There are no tests to determine whether or not a person is in pain. Doctors may ask a series of questions to try to characterize and locate the pain to determine its cause and find a treatment. Doctors may also move the limbs or touch various spots on the body to try to figure out the source of the pain.There are no tests to determine whether or not a person is in pain. Doctors may ask a series of questions to try to characterize and locate the pain to determine its cause and find a treatment. Doctors may also move the limbs or touch various spots... More
Piedmont Heart Institute answered:
There is no way to tell how much pain a person has. No test can measure the intensity of pain, no imaging device can show pain, and no instrument can locate pain precisely. Sometimes, as in cases of headaches, physicians find that the best aid to diagnosis is patients own description of the type, duration, and location of pain. Defining pain as sharp or dull, constant or intermittent, and burning or aching may give the best clues to the cause of pain. These descriptions are part of what is called the pain history, taken by the physician during the preliminary examination of a patient with pain.
Physicians, however, do have a number of technologies that they use to find the cause of pain. Primarily, these technologies include:Electrodiagnostic procedures include electromyography (EMG), nerve conduction studies, and evoked potential (EP) studies. Information from EMG can help physicians tell precisely which muscles or nerves are affected by weakness or pain. Thin needles are inserted in muscles, and a physician can see or listen to electrical signals displayed on an EMG machine. With nerve conduction studies the doctor uses two sets of electrodes (similar to those used during an electrocardiogram) that are placed on the skin over muscles. The first set gives the patient a mild shock that stimulates the nerve that runs to that muscle. The second set is used to make a recording of the nerve's electrical signals, and from this information, the doctor can determine if there is nerve damage. EP tests also involve two sets of electrodes?one set for stimulating a nerve (these electrodes are attached to a limb) and another set on the scalp for recording the speed of nerve signal transmission to the brain. Imaging, especially magnetic resonance imaging (MRI), provides physicians with pictures of the body's structures and tissues. MRI uses magnetic fields and radio waves to differentiate between healthy and diseased tissue. A neurological examination enables a physician to test movement, reflexes, sensation, balance, and coordination. X-rays produce pictures of the body's structures, such as bones and joints.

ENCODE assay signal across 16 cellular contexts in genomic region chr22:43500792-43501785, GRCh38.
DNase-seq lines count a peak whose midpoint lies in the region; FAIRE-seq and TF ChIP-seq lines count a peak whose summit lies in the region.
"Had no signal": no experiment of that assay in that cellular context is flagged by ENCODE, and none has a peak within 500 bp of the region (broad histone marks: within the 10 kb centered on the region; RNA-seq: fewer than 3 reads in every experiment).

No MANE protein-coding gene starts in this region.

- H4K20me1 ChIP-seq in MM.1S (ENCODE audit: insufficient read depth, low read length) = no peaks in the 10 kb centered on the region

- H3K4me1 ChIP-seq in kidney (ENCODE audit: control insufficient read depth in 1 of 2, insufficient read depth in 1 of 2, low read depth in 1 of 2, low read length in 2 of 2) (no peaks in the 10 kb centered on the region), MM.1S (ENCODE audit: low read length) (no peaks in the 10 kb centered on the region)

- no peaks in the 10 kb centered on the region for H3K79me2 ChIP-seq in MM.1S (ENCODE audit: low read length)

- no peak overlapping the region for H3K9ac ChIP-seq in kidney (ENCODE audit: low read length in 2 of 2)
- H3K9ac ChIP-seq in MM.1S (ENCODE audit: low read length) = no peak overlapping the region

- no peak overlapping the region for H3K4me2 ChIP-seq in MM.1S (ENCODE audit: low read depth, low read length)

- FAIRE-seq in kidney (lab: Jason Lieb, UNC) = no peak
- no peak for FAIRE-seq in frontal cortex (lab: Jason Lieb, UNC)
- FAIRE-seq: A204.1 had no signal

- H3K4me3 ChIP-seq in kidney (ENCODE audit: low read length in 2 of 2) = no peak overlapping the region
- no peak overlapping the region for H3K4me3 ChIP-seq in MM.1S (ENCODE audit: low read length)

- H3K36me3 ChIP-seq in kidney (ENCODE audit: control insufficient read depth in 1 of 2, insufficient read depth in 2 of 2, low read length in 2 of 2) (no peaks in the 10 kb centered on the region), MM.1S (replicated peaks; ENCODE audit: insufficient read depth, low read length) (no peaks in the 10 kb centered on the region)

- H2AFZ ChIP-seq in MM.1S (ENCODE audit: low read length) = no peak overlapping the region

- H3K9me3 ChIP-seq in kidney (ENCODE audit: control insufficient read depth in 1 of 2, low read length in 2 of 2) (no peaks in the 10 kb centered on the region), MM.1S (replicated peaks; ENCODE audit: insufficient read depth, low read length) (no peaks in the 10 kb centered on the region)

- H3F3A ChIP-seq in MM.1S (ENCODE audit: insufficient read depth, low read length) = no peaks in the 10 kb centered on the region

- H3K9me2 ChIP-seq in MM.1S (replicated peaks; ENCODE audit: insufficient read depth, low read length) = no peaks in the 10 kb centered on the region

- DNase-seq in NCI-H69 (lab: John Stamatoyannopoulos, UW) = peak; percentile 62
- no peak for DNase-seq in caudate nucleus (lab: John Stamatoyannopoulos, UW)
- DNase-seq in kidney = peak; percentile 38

This answer is based on source information from the National Institute of Neurological Disorders and Stroke.There is no way to tell how much pain a person has. No test can measure the intensity of pain, no imaging device can show pain, and no instrument can locate pain precisely. Sometimes, as in cases of headaches, physicians find that the best aid to... More
During a physical examination, a doctor will inspect the area of pain, looking for visual signs of causes, such as trauma and injury. Depending on the location, the doctor may test joints and muscles for strength and range of motion.
- Blood and urine tests: Blood and urine tests can help diagnose diseases that may be causing pain. They can identify abnormal amounts of hormones, enzymes, or other body chemicals that may indicate disease.
- Computed tomography (CT) scan: Computed tomography (CT) scan is an x-ray that uses computer technology and can be enhanced with the injection of a contrast dye into a vein. CT scans allow for multiple X-rays to be taken from different angles around the body where the pain is located to create a three-dimensional image of internal body structures. CT is used to show abnormalities in bones and soft tissue. CT scan can be used for individuals who are unable to tolerate MRI.
- Magnetic resonance imaging (MRI): Magnetic resonance imaging (MRI) tests use a powerful magnet to produce images on a computer screen and film. Magnetic resonance imaging (MRI) scans provide clear images of disc deterioration, pathologies of the spinal cord, spinal stenosis, herniated discs, spinal tumors, and abnormalities in nerves and ligaments. An MRI is conducted in a small, confined area, and some individuals may find this uncomfortable. Some individuals may have to be sedated using a mild sedative such as alprazolam (Xanax®) or lorazepam (Ativan®). If the individual is sedated, transportation should be organized using a family member or friend.
- Nerve conduction studies (NCS): Nerve conduction studies (NCS) evaluate muscle or nerve damage. These tests function by measuring the speed of electrical impulses through the nerves.
- X-ray: X-rays are low doses of radiation that create an image of a body part, organ, or bodily system on film paper or fluorescent screens. X-rays show the alignment of the spine and may reveal degenerative joint disease, fracture, or tumor.
You should read product labels, and discuss all therapies with a qualified healthcare provider. Natural Standard information does not constitute medical advice, diagnosis, or treatment.During a physical examination, a doctor will inspect the area of pain, looking for visual signs of causes, such as trauma and injury. Depending on the location, the doctor may test joints and muscles for strength and range of motion. Blood and... More